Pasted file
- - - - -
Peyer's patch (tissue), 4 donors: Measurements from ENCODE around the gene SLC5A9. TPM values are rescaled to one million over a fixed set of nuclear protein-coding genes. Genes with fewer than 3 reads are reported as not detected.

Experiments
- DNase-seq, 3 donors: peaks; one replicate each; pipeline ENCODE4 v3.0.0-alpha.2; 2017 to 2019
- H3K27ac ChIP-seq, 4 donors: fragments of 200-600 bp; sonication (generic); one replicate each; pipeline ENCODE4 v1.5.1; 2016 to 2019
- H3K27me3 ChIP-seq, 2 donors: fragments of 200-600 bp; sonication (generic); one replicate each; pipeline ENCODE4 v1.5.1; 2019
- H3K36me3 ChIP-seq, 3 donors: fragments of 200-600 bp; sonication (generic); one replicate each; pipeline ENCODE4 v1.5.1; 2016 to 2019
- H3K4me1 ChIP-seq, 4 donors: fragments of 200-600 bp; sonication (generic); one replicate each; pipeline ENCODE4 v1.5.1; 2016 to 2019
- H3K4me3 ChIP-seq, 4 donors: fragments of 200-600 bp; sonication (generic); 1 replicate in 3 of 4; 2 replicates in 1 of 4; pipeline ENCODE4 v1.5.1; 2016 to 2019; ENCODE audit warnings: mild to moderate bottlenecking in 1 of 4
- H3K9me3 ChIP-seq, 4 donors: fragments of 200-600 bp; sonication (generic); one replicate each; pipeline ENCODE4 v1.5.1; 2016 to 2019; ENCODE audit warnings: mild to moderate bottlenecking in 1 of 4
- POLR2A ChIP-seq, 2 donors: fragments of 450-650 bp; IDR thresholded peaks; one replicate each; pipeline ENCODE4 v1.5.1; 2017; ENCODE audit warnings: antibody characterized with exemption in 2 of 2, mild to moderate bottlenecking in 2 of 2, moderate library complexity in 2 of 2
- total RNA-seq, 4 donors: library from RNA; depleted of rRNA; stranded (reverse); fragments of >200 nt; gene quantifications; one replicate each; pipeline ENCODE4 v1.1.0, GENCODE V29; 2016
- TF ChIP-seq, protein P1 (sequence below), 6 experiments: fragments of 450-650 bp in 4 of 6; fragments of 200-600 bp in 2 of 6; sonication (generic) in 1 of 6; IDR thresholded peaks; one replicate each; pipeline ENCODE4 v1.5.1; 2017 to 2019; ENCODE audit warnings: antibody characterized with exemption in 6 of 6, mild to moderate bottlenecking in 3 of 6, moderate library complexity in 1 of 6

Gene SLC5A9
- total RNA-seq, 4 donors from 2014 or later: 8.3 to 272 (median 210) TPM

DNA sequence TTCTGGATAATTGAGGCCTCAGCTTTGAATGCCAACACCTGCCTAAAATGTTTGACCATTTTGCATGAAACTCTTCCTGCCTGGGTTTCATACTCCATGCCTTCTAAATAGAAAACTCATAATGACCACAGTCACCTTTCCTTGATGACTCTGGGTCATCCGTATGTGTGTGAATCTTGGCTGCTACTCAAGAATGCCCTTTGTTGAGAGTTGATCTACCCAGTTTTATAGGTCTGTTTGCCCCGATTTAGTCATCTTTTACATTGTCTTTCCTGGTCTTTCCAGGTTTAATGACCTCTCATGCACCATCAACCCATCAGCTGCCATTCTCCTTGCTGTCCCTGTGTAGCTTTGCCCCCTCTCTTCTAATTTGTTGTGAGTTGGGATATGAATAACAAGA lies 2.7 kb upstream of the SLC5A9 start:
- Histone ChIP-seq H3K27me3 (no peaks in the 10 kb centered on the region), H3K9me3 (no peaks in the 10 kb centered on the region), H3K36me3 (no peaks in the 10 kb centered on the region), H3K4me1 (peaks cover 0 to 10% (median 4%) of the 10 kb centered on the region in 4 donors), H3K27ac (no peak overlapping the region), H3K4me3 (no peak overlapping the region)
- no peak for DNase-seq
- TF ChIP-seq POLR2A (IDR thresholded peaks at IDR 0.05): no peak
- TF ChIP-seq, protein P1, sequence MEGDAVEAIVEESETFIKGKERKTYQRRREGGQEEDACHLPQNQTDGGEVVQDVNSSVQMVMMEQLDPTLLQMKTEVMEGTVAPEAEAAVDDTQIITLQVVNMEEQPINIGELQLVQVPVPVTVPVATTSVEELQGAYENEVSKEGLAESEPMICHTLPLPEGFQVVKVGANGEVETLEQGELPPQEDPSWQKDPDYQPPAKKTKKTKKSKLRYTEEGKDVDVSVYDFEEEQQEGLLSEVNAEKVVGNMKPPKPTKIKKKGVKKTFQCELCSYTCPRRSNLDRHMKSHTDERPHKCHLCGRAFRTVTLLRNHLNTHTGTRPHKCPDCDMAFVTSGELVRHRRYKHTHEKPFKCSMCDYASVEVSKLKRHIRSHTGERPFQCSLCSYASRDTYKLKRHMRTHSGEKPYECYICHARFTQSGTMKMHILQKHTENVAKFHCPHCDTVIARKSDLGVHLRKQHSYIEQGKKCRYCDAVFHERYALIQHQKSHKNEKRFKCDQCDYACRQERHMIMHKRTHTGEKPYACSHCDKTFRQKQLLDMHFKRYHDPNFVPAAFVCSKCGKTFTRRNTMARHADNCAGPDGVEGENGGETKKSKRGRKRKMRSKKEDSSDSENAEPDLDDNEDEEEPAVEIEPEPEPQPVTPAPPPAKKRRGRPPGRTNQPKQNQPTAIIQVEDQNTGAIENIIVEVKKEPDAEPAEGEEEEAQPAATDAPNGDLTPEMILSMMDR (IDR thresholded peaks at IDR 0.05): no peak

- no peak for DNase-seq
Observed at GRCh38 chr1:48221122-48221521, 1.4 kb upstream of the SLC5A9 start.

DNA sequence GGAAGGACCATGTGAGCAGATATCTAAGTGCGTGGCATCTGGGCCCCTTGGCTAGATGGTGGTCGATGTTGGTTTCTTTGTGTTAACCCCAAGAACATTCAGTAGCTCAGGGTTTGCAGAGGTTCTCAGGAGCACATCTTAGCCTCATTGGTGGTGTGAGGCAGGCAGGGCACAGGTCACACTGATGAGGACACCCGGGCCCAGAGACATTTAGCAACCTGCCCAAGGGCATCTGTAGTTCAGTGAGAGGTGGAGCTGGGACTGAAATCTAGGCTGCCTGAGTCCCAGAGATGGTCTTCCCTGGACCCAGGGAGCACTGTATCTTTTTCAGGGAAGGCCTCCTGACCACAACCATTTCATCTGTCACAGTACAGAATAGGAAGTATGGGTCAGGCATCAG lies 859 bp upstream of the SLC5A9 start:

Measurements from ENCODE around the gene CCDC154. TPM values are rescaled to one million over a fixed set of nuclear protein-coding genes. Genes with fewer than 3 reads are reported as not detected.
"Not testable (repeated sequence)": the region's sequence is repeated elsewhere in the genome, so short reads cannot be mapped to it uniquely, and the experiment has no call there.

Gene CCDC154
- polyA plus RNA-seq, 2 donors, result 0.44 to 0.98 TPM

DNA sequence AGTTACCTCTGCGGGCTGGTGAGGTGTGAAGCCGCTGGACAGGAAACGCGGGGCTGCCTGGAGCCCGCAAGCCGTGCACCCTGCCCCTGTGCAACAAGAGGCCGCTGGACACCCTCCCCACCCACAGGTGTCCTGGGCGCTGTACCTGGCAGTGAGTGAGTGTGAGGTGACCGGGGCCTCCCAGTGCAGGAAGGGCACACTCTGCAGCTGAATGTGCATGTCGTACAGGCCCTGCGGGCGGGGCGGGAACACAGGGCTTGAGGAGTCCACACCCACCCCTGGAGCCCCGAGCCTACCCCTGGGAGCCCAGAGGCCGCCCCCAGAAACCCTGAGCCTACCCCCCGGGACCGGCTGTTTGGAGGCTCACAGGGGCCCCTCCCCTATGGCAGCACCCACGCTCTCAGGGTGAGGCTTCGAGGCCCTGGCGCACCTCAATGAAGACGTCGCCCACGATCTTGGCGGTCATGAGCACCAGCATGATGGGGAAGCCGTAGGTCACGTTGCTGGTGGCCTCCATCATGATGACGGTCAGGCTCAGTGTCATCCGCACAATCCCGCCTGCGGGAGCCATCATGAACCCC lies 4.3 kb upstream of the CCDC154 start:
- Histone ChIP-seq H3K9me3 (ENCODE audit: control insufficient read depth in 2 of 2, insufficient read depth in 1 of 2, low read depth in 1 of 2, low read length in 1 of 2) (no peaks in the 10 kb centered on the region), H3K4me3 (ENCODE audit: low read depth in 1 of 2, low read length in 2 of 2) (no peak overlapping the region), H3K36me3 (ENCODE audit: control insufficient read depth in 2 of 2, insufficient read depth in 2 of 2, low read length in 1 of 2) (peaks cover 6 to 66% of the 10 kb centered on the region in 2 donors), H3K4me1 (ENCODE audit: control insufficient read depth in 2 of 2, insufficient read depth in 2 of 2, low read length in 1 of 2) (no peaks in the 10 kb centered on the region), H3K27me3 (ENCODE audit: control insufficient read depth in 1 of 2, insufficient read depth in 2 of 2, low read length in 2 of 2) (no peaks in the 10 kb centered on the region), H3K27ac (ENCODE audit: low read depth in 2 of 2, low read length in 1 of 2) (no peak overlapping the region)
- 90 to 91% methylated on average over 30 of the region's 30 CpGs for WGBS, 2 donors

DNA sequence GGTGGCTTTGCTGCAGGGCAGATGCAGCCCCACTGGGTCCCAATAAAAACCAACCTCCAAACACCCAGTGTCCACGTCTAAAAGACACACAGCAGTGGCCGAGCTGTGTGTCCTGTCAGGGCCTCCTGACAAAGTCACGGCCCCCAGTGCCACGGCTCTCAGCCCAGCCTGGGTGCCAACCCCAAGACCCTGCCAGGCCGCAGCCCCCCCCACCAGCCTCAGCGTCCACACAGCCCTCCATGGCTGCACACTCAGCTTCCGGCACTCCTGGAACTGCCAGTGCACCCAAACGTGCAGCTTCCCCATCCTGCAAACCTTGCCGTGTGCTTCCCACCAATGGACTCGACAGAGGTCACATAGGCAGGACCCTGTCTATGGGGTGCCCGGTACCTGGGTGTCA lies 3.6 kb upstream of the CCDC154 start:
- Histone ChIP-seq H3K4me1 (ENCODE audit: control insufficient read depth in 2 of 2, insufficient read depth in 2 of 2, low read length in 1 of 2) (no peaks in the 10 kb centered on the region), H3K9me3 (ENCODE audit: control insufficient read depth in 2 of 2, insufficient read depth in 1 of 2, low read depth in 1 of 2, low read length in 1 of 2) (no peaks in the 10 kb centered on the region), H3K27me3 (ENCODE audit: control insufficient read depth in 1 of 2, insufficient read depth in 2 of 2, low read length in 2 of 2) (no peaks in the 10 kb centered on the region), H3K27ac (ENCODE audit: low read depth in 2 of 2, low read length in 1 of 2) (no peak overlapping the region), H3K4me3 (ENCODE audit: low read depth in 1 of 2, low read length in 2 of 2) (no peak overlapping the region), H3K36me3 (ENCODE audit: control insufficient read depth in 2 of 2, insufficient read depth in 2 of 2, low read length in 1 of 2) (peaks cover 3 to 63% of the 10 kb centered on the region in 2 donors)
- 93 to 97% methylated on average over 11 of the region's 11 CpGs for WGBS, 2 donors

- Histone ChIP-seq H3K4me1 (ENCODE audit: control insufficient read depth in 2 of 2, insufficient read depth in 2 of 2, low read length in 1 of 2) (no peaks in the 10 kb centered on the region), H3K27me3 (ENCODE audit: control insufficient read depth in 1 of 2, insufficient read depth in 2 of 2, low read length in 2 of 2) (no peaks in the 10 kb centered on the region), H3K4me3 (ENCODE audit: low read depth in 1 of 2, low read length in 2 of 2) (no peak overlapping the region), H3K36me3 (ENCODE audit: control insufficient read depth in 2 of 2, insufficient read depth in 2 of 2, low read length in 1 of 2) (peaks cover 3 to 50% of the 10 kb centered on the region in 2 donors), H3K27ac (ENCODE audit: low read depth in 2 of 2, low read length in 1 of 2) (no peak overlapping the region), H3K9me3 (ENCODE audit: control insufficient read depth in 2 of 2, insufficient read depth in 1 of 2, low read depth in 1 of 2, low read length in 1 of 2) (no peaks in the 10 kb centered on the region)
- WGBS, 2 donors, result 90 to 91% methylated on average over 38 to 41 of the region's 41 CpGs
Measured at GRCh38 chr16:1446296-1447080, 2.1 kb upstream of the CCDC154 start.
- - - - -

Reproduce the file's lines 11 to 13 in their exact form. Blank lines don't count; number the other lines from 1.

- total RNA-seq, 4 donors: library from RNA; depleted of rRNA; stranded (reverse); fragments of >200 nt; gene quantifications; one replicate each; pipeline ENCODE4 v1.1.0, GENCODE V29; 2016
- TF ChIP-seq, protein P1 (sequence below), 6 experiments: fragments of 450-650 bp in 4 of 6; fragments of 200-600 bp in 2 of 6; sonication (generic) in 1 of 6; IDR thresholded peaks; one replicate each; pipeline ENCODE4 v1.5.1; 2017 to 2019; ENCODE audit warnings: antibody characterized with exemption in 6 of 6, mild to moderate bottlenecking in 3 of 6, moderate library complexity in 1 of 6

Gene SLC5A9